At present, an officer who wishes to move to the Reserves has to retire (or be retired) from the relevant Service, and then seek to be appointed to the Reserves.  Given that the Reserves are part of the Services, this would appear to be a administratively cumbersome approach.  The amendments proposed by Schedule 2 would allow the officers to whom the provisions will apply to transfer to the Reserves without first having to retire from the Service.

The Second Reading Speech to the Bill sets out the rationale for the amendments:

‘These amendments will maintain access to these officers’ expertise, and avoid the more cumbersome present requirement of an officer being first retired from the Defence Force and then appointed to the Reserves under separate processes.  The retention of these officers in the Reserves will also enhance the Defence Force’s capacity for rapid expansion should an emergency situation develop at some stage in the future.’(15)

The amendments may also g o some way to addressing a common problem associated with the Reserve forces (in particular, the Army Reserve)- the lack of senior officers with prior military service.(16)

To whom will the amendments apply?

The amendments proposed by the Bill will apply to the Chief of the Defence Force, the Vice Chief of the Defence Force, the Chief of Army, the Chief of Navy, officers engaged on what are known as ‘limited tenure promotions’, and officers who are retired from the Army and Navy pursuant to the ADF’s policy of Management Initiated Early Retirement.

In general terms, the above groups of officers will be able to request a transfer to the Australian Army Reserve or the Australian Naval Reserve on the expiry of their term of appointment.  If the relevant Service Chief agrees to the transfer (or, in the case where a Service Chief, the Chief of the ADF or Vice Chief of the ADF requests a transfer, the Governor-General), then the officer will be transferred to the relevant Reserve.  The transfer itself will be effected by a written instrument issued in accordance with the Regulations, with the terms of transfer contained in that instrument.(17)

An officer who transfers to the Reserves will still receive the payments to which they are entitled on retirement from the service - ie. military superannuation, and amounts in respect of untaken long service leave and annual leave. 

Existing provisions pertaining to the appointment and retirement of the Chief of the ADF, the Service Chiefs, and the Vice Chief of the ADF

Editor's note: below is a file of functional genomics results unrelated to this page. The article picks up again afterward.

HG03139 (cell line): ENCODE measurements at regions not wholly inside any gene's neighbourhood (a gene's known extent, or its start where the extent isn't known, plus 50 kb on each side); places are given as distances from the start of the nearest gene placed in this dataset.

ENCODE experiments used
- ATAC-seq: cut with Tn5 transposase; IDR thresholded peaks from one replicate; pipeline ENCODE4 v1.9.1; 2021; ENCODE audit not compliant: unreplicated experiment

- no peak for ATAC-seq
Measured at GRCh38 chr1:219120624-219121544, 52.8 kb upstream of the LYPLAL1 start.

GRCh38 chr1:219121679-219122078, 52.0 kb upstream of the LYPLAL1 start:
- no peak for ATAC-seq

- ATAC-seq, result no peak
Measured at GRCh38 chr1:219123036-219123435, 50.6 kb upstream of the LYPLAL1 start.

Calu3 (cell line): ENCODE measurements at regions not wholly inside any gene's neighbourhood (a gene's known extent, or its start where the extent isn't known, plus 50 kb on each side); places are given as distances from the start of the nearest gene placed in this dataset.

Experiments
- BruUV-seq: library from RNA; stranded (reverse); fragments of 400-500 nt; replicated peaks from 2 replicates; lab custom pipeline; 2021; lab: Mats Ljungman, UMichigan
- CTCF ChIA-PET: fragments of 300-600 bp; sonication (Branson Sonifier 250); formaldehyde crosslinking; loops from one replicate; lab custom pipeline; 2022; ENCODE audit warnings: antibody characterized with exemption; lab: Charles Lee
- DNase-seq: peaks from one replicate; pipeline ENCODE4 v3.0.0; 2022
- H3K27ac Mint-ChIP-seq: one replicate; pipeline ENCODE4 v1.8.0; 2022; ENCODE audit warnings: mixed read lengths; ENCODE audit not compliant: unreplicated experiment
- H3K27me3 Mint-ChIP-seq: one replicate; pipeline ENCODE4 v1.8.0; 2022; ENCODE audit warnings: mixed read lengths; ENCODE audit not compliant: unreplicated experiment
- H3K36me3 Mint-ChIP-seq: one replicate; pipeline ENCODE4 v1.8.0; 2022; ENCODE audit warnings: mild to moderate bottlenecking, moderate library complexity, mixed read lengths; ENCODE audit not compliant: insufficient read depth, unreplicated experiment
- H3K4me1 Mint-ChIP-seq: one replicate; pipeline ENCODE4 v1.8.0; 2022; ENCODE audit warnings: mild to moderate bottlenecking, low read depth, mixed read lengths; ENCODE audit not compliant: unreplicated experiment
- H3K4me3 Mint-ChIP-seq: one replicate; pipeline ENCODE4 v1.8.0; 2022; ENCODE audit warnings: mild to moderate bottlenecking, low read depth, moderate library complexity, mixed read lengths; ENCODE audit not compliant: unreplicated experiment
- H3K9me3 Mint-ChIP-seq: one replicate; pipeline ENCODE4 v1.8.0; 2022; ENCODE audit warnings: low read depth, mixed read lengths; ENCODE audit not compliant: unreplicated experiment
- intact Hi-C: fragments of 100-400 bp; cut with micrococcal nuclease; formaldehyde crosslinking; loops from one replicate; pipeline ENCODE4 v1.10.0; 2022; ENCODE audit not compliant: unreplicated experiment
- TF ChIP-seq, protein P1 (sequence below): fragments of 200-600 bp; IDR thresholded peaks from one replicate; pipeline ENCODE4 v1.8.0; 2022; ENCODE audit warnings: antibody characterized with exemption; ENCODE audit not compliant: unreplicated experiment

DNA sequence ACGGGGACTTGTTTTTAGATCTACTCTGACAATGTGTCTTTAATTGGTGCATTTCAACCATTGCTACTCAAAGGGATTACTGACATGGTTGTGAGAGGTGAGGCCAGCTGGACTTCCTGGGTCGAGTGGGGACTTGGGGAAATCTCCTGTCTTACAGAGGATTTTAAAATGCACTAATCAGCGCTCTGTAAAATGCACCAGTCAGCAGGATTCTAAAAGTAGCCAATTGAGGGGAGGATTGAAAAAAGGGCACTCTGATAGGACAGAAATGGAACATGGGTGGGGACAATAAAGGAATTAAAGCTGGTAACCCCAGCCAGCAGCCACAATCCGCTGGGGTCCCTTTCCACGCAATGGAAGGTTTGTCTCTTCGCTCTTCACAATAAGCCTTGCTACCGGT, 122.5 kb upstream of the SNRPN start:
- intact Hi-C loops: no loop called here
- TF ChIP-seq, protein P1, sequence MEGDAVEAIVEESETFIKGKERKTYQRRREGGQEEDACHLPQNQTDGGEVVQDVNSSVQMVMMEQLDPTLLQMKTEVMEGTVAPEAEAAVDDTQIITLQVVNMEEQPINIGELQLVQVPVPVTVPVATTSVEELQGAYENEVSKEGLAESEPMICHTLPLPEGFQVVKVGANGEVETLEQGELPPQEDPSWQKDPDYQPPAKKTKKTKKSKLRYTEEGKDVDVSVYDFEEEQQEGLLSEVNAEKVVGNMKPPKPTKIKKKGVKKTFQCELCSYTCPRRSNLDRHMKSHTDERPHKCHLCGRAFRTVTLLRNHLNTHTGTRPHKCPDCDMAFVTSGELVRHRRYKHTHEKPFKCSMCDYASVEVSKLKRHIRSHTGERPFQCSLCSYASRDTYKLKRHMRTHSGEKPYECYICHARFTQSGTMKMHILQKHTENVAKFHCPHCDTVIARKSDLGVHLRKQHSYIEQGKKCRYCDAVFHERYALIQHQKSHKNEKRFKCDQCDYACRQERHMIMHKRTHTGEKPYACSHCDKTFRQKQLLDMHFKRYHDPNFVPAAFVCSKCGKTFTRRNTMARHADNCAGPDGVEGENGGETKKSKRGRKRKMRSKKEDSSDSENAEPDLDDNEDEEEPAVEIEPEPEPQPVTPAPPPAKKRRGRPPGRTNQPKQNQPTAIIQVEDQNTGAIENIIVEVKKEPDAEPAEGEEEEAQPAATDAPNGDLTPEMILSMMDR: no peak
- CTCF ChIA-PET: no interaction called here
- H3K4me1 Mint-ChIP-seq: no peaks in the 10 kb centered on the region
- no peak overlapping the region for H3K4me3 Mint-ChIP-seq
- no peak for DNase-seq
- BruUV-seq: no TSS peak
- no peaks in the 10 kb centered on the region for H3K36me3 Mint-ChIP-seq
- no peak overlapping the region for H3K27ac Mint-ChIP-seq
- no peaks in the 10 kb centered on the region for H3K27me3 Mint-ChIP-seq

The Chief of the Defence Force, the Chief of Army, the Chief of Navy and the Chief of Air Force are all appointed by the Governor-General under subsection 9(1) of the Defence Act.  The Vice-Chief of the Defence Force is appointed by the Governor-General under subsection 9AA(1) of the Defence Act. 

Section 9AB provides for the making of fixed term appointments to these positions.  Once the period in the instrument of appointment has expired, and the person has not been reappointed to the position, the Governor-General must retire the person as soon as is practicable.  The relevant retirement provisions are subsection 20(1) of the Defence Act, and subsection 13(1) of the Naval Defence Act. 

Limited tenure promotion

Both the Defence Act [subsection 10B(1)] and the Naval Defence Act [subsection 13A(1)] respectively allow the Governor-General to promote an officer of the rank of Colonel or highe r or the rank of Captain or higher, to a higher rank for a specified period.  This is known as a ‘limited tenure promotion’.  The Governor-General may extend the period of the promotion [Defence Act, subsection 10B(2); Naval Defence Act, subsection 13A(2)].

The Defence Act and the Naval Defence Act provide that where the period of promotion ends, the officer is either retired, or (if granted permission to do so) reverts to the rank that he or she held before the promotion [subsection 10B(5); subsection 13A(5)].  According to ADF policy, limited tenure promotion is confined to cases where an officer has ‘…skills relevant to a particular appointment but does not possess skills which will enable wider employability at the higher rank level.’(18)

Management Initiated Early Retirement

The relevant Defence Instruction describes Management Initiated Early Retirement (MIER) as follows:

‘…a flexible management tool to assist the Services in ensuring an adequate pool of suitably qualified officers for the staffing of senior appointments.  The relatively limited number of senior officer positions can create significant difficulty in providing the necessary broadening experiences to prepare officers for promotion to the most senior ranks.  MIER will be considered for senior officers whose performance is satisfactory but who are no longer widely employable and are restricting the promotion opportunities of others.’(19)